Science Friday Live In Boulder

On Saturday June 15th, Ira Flatow and the Science Friday crew are heading to Boulder, Colorado.

graphic that says "science friday live"

When: June 15, 2019, Doors: 6:00 PM Showtime: 7:00 PM

Where: Chautauqua Auditorium, 900 Baseline Road, Boulder, CO

Tickets: SOLD OUT

Join Ira Flatow and the rest of the SciFri crew as they hit the road to uncover and report on the amazing science news and stories happening in your local area. This is your chance to look behind the curtain of your favorite national radio show and participate in a special live performance with the scientists and conversations you love.

This 90-minute program typically features live music, props, video screenings, and demonstrations. And as a bonus, the event will be recorded so you can be a part of a future broadcast!

Here’s what we’ll be talking about:

When wildfires rage in the West, Colorado State University atmospheric scientist Emily Fischer hops into a plane, and flies straight into the smoke. The plane is a flying chemistry lab, studded with instruments, and Fischer’s goal is to uncover the chemical reactions happening in smoke plumes, to determine how wildfire smoke may affect ecosystems and human health.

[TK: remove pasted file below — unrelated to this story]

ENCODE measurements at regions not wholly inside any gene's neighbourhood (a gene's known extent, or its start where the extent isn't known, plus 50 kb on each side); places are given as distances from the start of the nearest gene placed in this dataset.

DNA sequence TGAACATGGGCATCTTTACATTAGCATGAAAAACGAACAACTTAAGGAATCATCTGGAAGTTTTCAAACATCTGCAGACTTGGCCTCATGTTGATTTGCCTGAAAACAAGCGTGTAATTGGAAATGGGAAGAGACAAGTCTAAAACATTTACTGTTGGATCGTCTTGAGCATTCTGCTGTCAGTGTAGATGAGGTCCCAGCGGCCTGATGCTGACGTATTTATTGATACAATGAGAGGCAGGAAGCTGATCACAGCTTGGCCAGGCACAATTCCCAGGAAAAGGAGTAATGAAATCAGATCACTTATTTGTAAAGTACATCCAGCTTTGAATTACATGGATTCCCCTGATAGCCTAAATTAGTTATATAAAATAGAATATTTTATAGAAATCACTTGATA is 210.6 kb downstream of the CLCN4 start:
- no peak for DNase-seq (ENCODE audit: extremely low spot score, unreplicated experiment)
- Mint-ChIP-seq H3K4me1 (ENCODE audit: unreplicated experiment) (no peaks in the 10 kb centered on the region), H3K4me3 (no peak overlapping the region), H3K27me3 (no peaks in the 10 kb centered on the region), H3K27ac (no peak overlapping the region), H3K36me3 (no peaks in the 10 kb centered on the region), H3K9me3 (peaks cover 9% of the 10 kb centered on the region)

Pikas used to roam high mountain habitats across the West. Now confined to a few mountain ranges, these tiny rabbit relatives may be facing rapid extinction due to warming temperatures. Population biologist Chris Ray at University of Colorado Boulder is tagging and tracking the pikas to investigate how closely their fate is tied to climate change—and whether there’s a way to save them.

The official U.S. time is kept on NIST-F1, a cesium fountain clock, located right in Boulder. Elizabeth Donley, acting head of the Time and Frequency Division at the National Institute of Standards and Technology, is charged with keeping the official U.S. time on track—and with using advanced physics to develop ever more precise and stable ways to measure time.

Colorado was one of the top apple growing states in the late 1800s. Drought and the creation of the red delicious apple in Washington state wiped out Colorado’s orchard industry, but apple trees are still scattered throughout the area. Plant ecologist Katharine Suding created the Boulder Apple Tree Project to map out the genetics of the historic orchards to study disease resistance and study the varieties of apples in the state. Plus, cider maker Daniel Haykin talks about the combination of sugar, yeast and apples that go into making the bubbly beverage.


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